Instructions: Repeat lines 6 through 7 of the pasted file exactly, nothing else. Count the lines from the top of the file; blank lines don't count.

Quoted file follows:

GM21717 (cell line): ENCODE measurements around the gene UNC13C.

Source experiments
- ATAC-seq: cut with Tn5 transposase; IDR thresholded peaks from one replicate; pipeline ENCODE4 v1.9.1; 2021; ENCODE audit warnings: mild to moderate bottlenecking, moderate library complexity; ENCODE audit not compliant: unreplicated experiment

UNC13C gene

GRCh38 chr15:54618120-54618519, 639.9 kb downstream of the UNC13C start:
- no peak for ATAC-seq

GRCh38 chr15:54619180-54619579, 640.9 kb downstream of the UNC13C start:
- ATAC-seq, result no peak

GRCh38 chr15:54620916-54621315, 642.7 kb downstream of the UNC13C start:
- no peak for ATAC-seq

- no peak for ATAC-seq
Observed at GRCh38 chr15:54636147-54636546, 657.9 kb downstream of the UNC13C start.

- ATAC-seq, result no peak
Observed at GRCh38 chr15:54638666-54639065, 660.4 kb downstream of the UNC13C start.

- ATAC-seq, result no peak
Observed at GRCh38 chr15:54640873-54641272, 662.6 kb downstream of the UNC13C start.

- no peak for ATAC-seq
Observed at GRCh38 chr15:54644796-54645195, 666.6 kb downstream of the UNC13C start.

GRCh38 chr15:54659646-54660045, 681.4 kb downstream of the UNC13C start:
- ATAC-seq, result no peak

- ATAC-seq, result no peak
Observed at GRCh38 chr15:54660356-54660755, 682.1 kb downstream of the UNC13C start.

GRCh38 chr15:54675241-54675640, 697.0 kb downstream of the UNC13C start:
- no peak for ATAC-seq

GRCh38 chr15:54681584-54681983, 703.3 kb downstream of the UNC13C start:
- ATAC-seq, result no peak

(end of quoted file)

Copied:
- no peak for ATAC-seq

GRCh38 chr15:54619180-54619579, 640.9 kb downstream of the UNC13C start: